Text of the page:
March 2017 is turning into a month to remember in Maine, and we’re only a little over a week in. Remember how cold it was last Saturday? It was the coldest day this late in the season in 67 years. This Saturday actually looks very similar. Before that though, an arctic front will move though Friday night. That front will be the focus for snow showers and squalls. An inverted trough may try to develop as well, producing localized heavy bursts of snow. I don’t anticipate this being a big storm, but a few to several inches are possible in spots.
Portland’s record coldest high for Saturday is 23 degrees. I don’t see it getting that warm. To make matters worse though, winds will be gusting to 30 mph once again, creating subzero wind chills. It’s nothing we can’t handle, just unusual for March. Bundle up!
Crocuses are know for being hardy flowers. I’m fairly confident Dave Banks flowers in Wells won’t like Saturday’s weather though.
After the weekend, attention will shift toward our next storm. All the ingredients are on the table for a major storm to develop next week. Based on today’s forecast, Tuesday through Wednesday morning looks to be the time frame to keep a close eye on for a significant Nor’easter. The energy that will form the storm is currently in the Pacific Ocean thousands of miles away. I can’t stress enough, lots can change in 5 days, and we’ll need to see how this all comes together. Here’s what we’re thinking today. On Monday, we’ll be watching two separate lows moving east. One traversing across the Plains, and the other in the Gulf of Mexico.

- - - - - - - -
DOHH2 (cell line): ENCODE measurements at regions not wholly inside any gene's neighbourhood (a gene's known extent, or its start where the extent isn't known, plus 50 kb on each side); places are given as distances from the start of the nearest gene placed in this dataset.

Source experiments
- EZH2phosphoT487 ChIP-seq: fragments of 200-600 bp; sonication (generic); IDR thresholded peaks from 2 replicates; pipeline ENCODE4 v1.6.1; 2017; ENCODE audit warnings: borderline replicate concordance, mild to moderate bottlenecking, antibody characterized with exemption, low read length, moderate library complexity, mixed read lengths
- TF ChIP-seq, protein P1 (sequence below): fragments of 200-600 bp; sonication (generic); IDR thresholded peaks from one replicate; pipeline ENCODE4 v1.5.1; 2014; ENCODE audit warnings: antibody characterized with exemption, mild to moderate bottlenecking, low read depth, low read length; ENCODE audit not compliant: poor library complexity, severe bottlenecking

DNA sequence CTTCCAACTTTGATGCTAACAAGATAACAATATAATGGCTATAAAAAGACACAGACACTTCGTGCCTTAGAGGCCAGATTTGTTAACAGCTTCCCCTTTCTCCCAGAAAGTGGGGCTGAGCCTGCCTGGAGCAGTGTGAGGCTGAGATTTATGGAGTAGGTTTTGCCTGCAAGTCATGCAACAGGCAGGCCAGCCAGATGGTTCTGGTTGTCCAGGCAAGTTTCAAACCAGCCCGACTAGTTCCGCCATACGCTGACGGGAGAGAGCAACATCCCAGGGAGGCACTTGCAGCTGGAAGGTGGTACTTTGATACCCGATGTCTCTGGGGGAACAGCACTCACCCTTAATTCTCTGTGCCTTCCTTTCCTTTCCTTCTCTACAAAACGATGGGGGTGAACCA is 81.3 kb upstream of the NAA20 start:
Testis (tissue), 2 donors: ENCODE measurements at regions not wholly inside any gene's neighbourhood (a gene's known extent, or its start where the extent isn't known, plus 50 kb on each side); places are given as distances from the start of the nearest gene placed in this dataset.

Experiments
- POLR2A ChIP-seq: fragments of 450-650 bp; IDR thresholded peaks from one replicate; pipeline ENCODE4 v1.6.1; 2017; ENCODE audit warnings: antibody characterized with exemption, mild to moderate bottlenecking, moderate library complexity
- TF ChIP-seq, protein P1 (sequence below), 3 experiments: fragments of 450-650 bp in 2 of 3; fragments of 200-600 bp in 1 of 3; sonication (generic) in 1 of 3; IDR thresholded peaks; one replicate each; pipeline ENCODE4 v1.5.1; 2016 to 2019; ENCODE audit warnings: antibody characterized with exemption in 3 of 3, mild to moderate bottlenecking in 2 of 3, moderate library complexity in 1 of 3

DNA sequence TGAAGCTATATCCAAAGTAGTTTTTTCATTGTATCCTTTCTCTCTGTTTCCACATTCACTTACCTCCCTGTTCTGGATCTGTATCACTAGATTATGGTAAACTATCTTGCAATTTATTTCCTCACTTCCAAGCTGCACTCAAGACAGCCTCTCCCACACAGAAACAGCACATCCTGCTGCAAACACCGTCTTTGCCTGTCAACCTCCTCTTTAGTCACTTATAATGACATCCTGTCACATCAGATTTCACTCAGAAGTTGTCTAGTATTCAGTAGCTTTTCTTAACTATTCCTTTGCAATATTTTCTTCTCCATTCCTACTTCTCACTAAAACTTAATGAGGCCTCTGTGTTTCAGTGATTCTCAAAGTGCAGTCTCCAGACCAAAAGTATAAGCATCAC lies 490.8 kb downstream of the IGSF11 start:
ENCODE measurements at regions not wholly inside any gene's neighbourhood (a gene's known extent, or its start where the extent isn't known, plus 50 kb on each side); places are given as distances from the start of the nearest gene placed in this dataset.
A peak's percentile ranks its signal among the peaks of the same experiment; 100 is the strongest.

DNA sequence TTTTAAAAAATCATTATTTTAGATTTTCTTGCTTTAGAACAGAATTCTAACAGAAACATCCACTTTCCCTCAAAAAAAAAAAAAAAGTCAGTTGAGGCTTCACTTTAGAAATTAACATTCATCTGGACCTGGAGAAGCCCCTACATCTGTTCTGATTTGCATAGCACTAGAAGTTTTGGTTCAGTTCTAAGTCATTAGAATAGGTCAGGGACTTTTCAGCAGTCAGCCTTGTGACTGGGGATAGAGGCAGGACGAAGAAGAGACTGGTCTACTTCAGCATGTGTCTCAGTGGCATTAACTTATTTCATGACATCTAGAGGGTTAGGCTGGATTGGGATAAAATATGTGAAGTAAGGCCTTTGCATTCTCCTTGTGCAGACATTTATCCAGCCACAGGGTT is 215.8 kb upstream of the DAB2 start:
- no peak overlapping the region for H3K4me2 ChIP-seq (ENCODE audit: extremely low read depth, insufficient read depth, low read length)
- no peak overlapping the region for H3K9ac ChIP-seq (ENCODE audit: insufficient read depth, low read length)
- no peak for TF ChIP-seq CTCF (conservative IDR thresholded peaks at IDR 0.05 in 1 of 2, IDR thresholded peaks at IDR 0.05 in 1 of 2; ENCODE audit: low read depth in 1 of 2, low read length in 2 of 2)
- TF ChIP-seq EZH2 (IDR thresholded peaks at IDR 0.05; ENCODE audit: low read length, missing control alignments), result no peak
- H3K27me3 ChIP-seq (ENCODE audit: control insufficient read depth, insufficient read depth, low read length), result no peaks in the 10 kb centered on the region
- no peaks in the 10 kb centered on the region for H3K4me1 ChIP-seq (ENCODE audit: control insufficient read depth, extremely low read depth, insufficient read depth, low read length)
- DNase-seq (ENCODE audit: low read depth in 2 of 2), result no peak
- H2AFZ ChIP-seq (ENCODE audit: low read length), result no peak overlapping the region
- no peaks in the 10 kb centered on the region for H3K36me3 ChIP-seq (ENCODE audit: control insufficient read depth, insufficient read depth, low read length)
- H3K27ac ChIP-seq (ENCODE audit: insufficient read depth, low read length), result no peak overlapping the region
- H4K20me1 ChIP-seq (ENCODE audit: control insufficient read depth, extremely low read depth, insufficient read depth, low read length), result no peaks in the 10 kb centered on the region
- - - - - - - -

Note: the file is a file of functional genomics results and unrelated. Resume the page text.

These two should merge off the mid-Atlantic late Monday night into Tuesday morning.
Rapid strengthening looks likely as the East Coast trough captures the storm, and tracks it north. In fact, there’s some forecast model guidance suggesting the Jet stream may try to “cut off” making for a slow moving storm into Midweek. Regardless, we expect the storm to be a mature Nor’easter tracking off of Cape Cod, and into the Gulf of Maine Tuesday night.
That would be a perfect track for heavy snow, and strong winds leading to near blizzard to blizzard conditions. A track and intensity depicted here would provide the potential for a foot of snow, and winds gusting over 30 MPH. A change in track would change everything. Again, this is 5 days away, and almost guaranteed to change some. That’s what the data is pointing towards today. It’s worth mentioning, forecast model guidance is in remarkable agreement over 130 hours out. That’s something you don’t see too often.
The recent stretch of spring like weather was nice. It’s hard to remember March can be a snowy, and sometimes cold month in Maine. In Portland, March actually averages more snow than February at 12.7″. The most memorable March storm occurred March 12th through the 14th 1993. It became known as the “Storm of the Century.”
It looks like another March 14th storm may be in the cards. Stay tuned in the coming days, as lots can change. I’ll have frequent updates on twitter and facebook.
Tweets by CharlieWGME